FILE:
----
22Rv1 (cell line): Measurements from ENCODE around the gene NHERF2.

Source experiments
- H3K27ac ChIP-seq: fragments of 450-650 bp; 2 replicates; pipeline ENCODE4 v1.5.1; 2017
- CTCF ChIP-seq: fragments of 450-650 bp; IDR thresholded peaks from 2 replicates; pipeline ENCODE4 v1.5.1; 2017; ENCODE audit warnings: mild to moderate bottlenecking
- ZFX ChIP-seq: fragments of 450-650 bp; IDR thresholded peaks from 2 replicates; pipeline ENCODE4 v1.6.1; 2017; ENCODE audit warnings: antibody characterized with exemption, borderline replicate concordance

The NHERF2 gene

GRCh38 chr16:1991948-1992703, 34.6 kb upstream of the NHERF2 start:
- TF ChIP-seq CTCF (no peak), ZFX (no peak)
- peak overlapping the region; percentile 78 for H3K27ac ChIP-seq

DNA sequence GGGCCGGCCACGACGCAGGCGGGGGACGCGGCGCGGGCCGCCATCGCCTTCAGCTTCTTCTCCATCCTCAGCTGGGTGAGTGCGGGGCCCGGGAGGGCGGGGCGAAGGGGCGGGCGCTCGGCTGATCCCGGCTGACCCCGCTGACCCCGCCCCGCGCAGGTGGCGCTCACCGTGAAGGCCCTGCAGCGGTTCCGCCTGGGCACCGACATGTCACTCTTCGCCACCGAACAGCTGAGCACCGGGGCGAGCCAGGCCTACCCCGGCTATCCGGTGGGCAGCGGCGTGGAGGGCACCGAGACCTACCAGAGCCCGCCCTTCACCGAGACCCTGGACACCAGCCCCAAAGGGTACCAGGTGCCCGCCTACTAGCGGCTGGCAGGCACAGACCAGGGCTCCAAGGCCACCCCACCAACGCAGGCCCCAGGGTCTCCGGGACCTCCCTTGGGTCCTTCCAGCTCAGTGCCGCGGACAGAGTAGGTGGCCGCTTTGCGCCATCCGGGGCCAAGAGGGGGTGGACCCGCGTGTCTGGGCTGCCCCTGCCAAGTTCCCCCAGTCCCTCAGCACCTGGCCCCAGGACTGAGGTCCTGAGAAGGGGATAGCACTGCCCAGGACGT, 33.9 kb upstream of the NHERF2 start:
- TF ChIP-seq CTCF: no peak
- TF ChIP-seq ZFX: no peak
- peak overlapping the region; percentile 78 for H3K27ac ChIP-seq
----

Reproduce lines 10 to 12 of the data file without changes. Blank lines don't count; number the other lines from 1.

DNA sequence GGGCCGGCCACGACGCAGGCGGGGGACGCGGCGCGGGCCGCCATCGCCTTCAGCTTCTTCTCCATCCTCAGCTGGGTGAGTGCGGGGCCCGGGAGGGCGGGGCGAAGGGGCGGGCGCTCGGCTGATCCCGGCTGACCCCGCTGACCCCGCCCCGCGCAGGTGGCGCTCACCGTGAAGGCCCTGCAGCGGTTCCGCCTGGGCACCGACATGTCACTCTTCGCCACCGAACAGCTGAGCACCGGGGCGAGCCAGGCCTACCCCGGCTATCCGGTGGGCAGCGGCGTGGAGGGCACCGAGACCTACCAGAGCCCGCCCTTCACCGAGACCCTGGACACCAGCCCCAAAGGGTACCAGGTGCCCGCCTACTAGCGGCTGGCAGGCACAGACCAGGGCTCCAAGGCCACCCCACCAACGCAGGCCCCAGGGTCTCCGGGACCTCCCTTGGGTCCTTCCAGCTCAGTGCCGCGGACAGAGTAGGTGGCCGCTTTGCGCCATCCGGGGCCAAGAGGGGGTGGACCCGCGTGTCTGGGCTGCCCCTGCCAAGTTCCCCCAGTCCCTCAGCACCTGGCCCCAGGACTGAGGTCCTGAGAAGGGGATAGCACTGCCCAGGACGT, 33.9 kb upstream of the NHERF2 start:
- TF ChIP-seq CTCF: no peak
- TF ChIP-seq ZFX: no peak